“Sometimes you hear a voice that leaves you speechless,” said Huey Morgan of the Fun Loving Criminals recently. He’s right of course. The voice is that of Jo Harman, English born but channelling Memphis, Detroit and Nashville in her genre busting, but soulful, latest album, People We Become. We were very taken with her 2013 album, Dirt On My Tongue and commented back then, “Her star is in the ascendant, built on determined hard work, impressive song-writing skills, a terrific backing band and – most of all, that voice. Sweet, sultry, powerful, bluesy, soulful – Jo Harman’s got it all.”
If anyone were to doubt that, this new release proves it – in spades. This builds on the quality and promise of the previous album, but more than that, it is an artist at the very top of her game, going deep emotionally, lyrically and musically. The ten songs, all originals, will, in turns, touch you, stir you, make you hopeful – and are, above all, hugely enjoyable. The album as a whole has all the hallmarks of a classic, harking back to an earlier age when albums were important and not just downloads to be consumed. Other reviewers have made comparisons of Jo Harman with Carole King and Joni Mitchell. That’s not hyperbole – there is something very special here, with a formidable musical talent in terms of song writing, singing and performance.
The album was recorded in Nashville with renown producer Fred Mollin, and features a host of talented musicians. It starts intriguingly, with Harman singing faintly as from an old phonograph, before the drums and guitar begin throbbing as a prelude to the song, No One Left to Blame, proper. The tension builds up before breaking again in the soaring, melodious chorus – “I’m never gonna give you up.” By the end of the song you’re singing along. The next track, Silhouettes of You, is musically quite intricate and very beautiful, and you are reminded along the way of Janis Ian. Lend Me Your Love clocks in at over seven minutes, but Harman’s voice over the simple piano chords at the beginning which build to include guitars, horns and harmony vocals, along with the sophistication of the musical composition, easily carries you through. We’re in Susan Tedeschi territory here, with bluesy, soulful textures.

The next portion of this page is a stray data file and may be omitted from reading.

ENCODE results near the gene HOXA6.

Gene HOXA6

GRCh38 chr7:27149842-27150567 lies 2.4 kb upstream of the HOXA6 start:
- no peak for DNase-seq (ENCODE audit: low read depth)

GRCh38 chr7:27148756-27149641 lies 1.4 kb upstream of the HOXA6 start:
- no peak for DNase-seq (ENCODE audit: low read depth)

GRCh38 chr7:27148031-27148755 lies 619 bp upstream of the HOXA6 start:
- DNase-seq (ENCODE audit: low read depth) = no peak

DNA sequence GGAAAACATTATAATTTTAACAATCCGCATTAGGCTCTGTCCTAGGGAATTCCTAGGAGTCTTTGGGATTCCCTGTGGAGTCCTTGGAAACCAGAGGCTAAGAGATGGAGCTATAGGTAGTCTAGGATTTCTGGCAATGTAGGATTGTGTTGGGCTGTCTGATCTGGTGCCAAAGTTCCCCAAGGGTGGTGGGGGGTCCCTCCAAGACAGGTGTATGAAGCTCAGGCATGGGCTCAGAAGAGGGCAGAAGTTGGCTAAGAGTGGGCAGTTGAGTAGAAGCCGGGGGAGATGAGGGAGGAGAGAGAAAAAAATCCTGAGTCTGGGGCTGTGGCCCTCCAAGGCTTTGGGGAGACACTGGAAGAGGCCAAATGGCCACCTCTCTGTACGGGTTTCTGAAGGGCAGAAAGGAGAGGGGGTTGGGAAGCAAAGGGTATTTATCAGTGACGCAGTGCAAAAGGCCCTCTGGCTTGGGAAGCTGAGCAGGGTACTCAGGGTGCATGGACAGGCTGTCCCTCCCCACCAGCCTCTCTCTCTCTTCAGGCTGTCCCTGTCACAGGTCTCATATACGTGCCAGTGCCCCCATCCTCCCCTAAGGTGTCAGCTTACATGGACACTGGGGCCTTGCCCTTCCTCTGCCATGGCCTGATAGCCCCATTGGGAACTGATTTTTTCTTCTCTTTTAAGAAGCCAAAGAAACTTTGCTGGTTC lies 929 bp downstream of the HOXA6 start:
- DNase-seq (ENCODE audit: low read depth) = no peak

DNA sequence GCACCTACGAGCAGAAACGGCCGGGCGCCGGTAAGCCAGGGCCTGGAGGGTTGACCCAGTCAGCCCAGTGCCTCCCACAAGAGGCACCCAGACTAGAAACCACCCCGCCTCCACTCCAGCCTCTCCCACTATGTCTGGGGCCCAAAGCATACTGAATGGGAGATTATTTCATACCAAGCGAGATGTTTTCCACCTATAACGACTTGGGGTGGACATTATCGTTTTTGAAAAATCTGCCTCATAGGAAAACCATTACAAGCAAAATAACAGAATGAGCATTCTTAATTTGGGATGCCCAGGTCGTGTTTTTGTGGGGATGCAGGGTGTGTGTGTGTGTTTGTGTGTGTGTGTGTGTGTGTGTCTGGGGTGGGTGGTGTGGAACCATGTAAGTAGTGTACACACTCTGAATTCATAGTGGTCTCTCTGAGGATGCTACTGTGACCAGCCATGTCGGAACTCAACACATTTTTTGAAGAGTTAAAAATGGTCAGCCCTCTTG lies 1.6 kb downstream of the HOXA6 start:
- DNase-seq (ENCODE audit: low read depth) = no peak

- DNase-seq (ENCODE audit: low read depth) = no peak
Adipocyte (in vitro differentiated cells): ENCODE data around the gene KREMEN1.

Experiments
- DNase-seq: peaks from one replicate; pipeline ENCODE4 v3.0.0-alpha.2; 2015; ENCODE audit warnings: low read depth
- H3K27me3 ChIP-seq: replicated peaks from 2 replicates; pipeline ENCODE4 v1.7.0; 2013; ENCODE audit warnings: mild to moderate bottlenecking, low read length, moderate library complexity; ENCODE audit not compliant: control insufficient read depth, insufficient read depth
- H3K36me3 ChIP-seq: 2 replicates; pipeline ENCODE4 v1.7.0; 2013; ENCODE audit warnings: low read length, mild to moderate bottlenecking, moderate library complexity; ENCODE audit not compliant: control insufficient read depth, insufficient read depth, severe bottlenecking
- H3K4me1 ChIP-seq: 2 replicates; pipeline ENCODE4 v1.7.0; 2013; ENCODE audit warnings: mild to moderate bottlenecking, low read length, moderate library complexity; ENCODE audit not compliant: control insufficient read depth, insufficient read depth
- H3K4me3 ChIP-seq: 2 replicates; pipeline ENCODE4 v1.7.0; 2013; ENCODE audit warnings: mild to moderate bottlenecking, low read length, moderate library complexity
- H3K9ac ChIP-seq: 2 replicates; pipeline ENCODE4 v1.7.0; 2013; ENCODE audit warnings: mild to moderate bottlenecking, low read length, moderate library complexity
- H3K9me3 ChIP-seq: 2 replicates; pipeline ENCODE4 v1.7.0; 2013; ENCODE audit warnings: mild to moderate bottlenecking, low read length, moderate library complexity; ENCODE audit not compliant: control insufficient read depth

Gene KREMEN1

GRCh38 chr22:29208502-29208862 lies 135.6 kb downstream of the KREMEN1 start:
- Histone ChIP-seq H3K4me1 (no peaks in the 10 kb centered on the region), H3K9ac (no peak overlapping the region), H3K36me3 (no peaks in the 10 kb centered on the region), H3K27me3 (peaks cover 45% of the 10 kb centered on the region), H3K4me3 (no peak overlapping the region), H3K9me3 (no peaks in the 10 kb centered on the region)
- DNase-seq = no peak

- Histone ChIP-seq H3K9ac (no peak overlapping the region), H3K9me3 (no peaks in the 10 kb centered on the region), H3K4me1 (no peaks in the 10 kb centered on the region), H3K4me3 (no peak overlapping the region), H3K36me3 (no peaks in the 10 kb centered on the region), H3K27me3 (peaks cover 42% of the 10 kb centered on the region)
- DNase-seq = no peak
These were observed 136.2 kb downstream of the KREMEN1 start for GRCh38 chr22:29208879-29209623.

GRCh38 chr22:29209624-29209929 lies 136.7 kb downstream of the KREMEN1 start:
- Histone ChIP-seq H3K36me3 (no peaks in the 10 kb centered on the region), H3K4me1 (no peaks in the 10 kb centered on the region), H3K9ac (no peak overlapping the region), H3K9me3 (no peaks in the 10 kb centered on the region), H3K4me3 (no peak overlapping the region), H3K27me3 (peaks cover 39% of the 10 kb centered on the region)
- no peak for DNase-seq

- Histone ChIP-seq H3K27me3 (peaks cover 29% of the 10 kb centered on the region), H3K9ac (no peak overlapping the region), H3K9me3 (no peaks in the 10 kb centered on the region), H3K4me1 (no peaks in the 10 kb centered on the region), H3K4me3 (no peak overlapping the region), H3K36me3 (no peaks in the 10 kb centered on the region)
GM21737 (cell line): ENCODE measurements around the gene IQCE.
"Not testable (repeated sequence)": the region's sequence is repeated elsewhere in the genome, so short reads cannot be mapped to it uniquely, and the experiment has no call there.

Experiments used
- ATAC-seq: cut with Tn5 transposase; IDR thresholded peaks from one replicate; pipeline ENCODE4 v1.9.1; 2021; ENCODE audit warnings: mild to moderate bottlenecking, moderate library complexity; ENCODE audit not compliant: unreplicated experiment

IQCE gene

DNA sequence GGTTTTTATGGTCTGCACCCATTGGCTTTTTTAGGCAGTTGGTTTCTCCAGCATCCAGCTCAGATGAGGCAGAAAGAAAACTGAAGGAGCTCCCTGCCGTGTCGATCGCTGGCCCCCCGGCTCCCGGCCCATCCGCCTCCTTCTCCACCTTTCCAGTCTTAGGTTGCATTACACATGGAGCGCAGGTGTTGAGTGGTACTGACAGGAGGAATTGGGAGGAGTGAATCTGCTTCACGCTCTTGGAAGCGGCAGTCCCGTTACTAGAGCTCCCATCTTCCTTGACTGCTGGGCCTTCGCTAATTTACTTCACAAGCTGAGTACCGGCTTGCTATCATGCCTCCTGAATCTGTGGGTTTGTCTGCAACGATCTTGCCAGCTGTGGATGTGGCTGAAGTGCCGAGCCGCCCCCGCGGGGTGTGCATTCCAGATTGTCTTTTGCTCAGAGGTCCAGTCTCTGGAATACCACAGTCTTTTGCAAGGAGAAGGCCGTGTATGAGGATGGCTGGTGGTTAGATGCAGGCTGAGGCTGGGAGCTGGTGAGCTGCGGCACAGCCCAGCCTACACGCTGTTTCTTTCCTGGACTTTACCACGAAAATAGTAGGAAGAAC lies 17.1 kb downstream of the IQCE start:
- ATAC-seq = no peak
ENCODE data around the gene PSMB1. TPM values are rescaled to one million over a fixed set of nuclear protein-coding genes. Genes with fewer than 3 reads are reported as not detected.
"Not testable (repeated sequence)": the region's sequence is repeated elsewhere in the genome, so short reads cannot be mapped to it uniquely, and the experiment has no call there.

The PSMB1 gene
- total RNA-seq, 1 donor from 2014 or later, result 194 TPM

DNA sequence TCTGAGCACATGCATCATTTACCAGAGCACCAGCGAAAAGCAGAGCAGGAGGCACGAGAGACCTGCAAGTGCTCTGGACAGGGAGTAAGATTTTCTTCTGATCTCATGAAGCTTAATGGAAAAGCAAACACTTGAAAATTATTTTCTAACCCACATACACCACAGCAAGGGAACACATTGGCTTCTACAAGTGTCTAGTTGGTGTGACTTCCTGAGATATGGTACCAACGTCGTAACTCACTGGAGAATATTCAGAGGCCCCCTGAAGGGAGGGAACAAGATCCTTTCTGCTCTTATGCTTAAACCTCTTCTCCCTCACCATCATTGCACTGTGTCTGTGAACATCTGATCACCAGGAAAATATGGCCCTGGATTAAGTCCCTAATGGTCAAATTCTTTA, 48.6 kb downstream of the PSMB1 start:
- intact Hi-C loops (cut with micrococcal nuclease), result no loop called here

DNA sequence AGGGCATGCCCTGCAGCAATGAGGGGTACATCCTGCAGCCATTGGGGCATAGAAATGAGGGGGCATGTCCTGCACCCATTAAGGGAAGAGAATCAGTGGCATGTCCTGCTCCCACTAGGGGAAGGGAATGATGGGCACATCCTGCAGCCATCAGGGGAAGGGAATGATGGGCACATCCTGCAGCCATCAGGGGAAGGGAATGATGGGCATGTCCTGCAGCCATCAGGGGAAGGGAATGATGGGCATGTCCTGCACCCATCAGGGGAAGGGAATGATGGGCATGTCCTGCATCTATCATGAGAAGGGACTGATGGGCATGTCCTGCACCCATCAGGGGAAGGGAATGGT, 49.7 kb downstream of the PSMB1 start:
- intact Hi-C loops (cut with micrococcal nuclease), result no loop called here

On Unchanged and Alone, Harman sings sweetly over a lightly strummed guitar, the song again building in instrumentation and emotion, with the vocals rising in intensity. Reformation shows Harman just as at home in a guitar and drums driven rocker, while in Changing of the Guard she gives us a timeless classic, a song you feel you knew and loved in your youth, but which stands the test of time. Person of Interest is a sparse, jazzy
affair, just the expressive vocals and guitar, while When We Were Young, a duet with Michael McDonald from the Doobie Brothers, with its Motown overtones, is the nearest we get to pop on the album. It’s a terrific song, it’ll have you moving whatever bit of you you like to move, before it morphs into the bluesy piano and vocals just towards its conclusion. Some delightful solo guitar takes us into The Final Page, full of heartache and yearning, before the final song, Lonely Like Me, with its lovely gospel harmonies and bitter sweet tone, rounds things off.
All these songs are sophisticated musically, yet utterly engaging – that’s why People We Become, though immediately enjoyable, continues to reward subsequent plays; and why you’ll still be listening to it years from now. It is elegantly crafted, full of depth with authentic, real music, and mature and quite compelling singing.
First published at Down at the Crossroads.